Private George Beedie 1/6th Bn Gordon Highlanders


To hear George’s story read by Enid Davidson; George’s Great Niece, please press play on the audio file. 


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In 1914 there were 2500 identified households in the Parish of Scone. The area this covered was from the villages of Stormontfield, Guildtown, Balbeggie, St Martins, part of, Coupar Angus, and Kinnoul.  Scone Remembers have identified soldiers from the Parish that are not listed on our memorial, but in their own villages. We will remember them.

mont rose

Mont Rose 2015

GeorgeBeedie1897-1917George Beedie was born November 9th1897 to George Beedie and Mary Donald of Mont Rose, Balbeggie.  When George’s father and mother moved to Balbeggie, the 1901 census show them as staying in the Hotel Building, Scone Road, Balbeggie, owned by Robert Gardener; this is now the MacDonald Arms. By this time they had six children with George being the youngest at 3yrs.  The relatives tell us that the family stayed in the Hotel building while the Bakery and Shop were being built and then they moved across the road to Mont Rose once the building work had finished. George’s father continued at the Bakery, Balbeggie.  In 1917 George was 19yrs, he had 4 brothers Alexander 28yrs. Robert 20yrs. William 18yrs Edward 16yrs and 4 sisters Bella 26yrs, Maggie Anne 24yrs, Mary 23yrs, Edith 14yrs and Olive 12yrs.

Private George Beedie was conscripted on 2nd March 1916 to the 3rd Black Watch. Service No S/18929 aged 18yrs.  The 3rd Black Watch was a Battalion stationed in Perth, Scotland. Later in 1916 they moved to Nigg, Rossshire.  This Battalion was a special reserve, concentrating on our defence and training.  Private George Beedie changed Battalions when he was 19yrs.

WW1.` Manual of Military Law .1914’.  States: once a Soldier is appointed to a Corp for which he enlisted for and has served 3 months in that Corp he has been appointed too. He may transfer however to another Corp with his own consent or compulsorily.  It was also known when young men enlisted, it may have been suggested they give a false age, as at 19 years of age entitled these soldiers to fight on the Western front.


George Beedie2Pte. George Beedie enlisted with the Gordons Highlander, on 13th February 1917, at the age of 19years and 3 months; this suggests he choose, rather than being compulsorily transferred.  This enlistment document was also signed by the Black Watch. He now had a different service No. S41167, In this document, he stated his birth town as Lochee, Forfarshire.  His height as 5ft. 9in; he had good health and had been working as a Baker. His application to Gordon Highlanders was signed by John Macpherson, Clergyman, who lived at the United Church Manse, Balbeggie. The Gordon Highlanders Regiment, raised 21 Battalions and was awarded 57 battle honours, 4 Victoria Crosses and lost 8870 men during the course of WW1.



By 1917, the 1/6th Gordon Highlanders had been moved to defend the lines of communication on the Western Front. The Battalion was transferred to the 152nd Brigade of the 51st Highlanders and engaged in the 1st and 2nd Battle of Scarp, the capture and defence of Roeux, the Battle of Pilken.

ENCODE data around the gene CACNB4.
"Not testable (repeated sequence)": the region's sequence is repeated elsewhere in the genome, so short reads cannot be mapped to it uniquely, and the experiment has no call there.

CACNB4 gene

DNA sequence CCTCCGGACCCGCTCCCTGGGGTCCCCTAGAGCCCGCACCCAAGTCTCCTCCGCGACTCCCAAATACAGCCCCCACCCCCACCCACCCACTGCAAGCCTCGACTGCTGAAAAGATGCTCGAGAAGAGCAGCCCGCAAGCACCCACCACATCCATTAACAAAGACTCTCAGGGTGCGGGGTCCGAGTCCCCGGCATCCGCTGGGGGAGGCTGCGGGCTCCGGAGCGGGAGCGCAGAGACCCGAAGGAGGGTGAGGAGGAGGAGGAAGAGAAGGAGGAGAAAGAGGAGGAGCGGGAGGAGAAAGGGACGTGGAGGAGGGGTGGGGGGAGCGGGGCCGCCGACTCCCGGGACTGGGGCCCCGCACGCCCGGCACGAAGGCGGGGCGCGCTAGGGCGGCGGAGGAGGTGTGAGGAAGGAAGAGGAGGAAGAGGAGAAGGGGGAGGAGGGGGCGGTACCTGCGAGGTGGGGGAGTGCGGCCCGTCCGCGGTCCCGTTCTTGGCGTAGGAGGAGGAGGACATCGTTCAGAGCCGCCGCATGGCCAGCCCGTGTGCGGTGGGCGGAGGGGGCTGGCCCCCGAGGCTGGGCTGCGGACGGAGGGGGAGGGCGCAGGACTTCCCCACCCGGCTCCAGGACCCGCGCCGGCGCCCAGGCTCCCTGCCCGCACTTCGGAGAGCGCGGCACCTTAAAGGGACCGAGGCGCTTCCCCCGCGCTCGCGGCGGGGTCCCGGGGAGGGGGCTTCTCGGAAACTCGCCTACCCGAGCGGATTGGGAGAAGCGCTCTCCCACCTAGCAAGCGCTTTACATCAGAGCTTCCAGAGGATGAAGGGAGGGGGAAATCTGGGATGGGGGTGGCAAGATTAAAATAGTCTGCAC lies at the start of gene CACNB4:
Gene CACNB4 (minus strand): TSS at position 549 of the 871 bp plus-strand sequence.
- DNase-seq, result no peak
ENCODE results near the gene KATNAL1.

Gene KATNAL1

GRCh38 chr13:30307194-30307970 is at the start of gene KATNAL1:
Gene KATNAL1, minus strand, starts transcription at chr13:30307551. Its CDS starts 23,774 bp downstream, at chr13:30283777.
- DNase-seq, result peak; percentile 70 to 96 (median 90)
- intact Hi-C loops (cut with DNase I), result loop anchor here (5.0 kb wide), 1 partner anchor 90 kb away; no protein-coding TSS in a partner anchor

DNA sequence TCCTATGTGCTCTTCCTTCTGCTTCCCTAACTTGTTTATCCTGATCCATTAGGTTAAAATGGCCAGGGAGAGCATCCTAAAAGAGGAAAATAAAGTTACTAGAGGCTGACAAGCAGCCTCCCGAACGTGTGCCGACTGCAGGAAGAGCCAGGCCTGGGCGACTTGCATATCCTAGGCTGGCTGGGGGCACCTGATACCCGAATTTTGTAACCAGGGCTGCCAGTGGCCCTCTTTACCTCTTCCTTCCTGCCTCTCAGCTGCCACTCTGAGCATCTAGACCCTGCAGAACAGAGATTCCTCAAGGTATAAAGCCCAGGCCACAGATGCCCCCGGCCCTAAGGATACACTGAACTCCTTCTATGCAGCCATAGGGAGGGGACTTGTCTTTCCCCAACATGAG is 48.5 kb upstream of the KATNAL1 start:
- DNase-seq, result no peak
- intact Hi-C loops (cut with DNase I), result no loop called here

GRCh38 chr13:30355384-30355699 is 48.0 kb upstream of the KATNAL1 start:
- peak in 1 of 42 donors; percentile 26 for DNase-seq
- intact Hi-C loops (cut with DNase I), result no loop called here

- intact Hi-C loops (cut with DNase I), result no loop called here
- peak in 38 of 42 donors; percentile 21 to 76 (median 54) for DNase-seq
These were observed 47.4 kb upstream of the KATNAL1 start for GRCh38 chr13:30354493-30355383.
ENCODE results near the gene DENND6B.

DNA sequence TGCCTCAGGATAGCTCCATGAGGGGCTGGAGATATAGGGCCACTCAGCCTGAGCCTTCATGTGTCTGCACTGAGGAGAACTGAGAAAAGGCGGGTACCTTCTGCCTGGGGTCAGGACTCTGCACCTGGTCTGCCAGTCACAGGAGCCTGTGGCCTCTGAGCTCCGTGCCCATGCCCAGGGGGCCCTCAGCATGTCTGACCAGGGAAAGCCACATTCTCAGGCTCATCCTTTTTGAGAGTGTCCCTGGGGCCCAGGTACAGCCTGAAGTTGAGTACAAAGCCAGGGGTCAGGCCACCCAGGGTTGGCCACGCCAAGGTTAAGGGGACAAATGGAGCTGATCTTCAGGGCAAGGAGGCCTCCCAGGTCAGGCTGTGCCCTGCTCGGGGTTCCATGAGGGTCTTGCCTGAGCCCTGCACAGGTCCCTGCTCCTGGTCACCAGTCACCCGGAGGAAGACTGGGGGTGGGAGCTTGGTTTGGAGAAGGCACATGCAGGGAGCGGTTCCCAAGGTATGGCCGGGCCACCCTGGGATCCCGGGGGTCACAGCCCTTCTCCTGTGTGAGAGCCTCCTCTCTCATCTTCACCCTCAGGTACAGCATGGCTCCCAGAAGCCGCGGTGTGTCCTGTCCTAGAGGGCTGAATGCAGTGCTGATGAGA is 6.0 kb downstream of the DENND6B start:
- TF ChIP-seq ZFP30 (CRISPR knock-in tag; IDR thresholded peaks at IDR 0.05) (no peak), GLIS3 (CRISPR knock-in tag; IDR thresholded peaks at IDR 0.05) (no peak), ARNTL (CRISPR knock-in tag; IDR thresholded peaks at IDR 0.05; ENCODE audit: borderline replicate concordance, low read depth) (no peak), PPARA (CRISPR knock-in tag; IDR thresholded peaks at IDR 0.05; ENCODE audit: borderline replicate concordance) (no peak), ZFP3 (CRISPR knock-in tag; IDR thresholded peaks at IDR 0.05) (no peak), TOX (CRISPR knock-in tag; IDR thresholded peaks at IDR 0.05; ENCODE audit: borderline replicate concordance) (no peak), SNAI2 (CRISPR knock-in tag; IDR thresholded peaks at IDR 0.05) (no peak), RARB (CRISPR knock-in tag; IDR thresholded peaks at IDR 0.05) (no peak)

Pte George Beedie posted to France 9th June 1917 and joined the 51st Division, which would have experienced the barrage and trenches during the Battles of Messines.  His Division was involved in the Battle of Ypres, Passendaele, which started on the 31st July 1917. The Germans had pulled their troops back from the front line opposite Boesinghe on the 27th July and the French and the Guards Division moved quickly forward, to occupy the ground and bridge the canal in their rear. At 03:50 on the 31st July a creeping barrage moved ahead of the advancing troops.  On the left the Scots Guards had reached the Steenbeek stream by  09:00 and to the right the 38th Welsh and 51st Highlanders Divisions also achieved their objectives, although with rather more difficulty than the Guards.


In very rainy and wet condition to the south, along the Menin road and towards Shrewsbury Forest, much less progress was made.  It is recorded in medical record, District 1. Record 2/13588, that Private George Beedie, was sick in hospital and had died 01.08.1917, however other attempts to gain information by the family in August 1917, had been returned marked wounded, present location uncertain.   He was officially report missing in September 1917.


menin gatePrivate George Beedie is named on Ypres (Menin gate) Memorial panel 38 Menenstraat, 8900, Ieper, Belgium.   This is dedicated to the British and Commonwealth soldiers who were killed in the Ypres Salient of World War 1 and their graves are unknown.  The architect was Reginald Blomfield and it was unveiled in July 1927.


menin gate 2

In medieval times the original narrow gateway was called Hangoartpoort. It was part of the city’s fortification, while occupied, by the Habsburgs and French in the 17th   and 18th centuries. The British and Commonwealth soldiers often passed through the Menenpoort, as they marched to the front line with some 300,000 of them being killed in the Ypres salient; of those 90,000 of these soldiers have no known graves.

At the enGeorge Beedie - Memorial Plaque3d of the War Pte. George Beedie’s family received a Memorial Plaque for British and Empire service personnel who were killed as a result of War.     These Plaques were made of Bronze and were popularly known as “Dead Man’s Penny.



Private George Beedie’s father died on the 10th February 1943, but his mother Mary, lived until 9th September 1948 and died at 80yrs. Some of the family still live locally and work in Scone.


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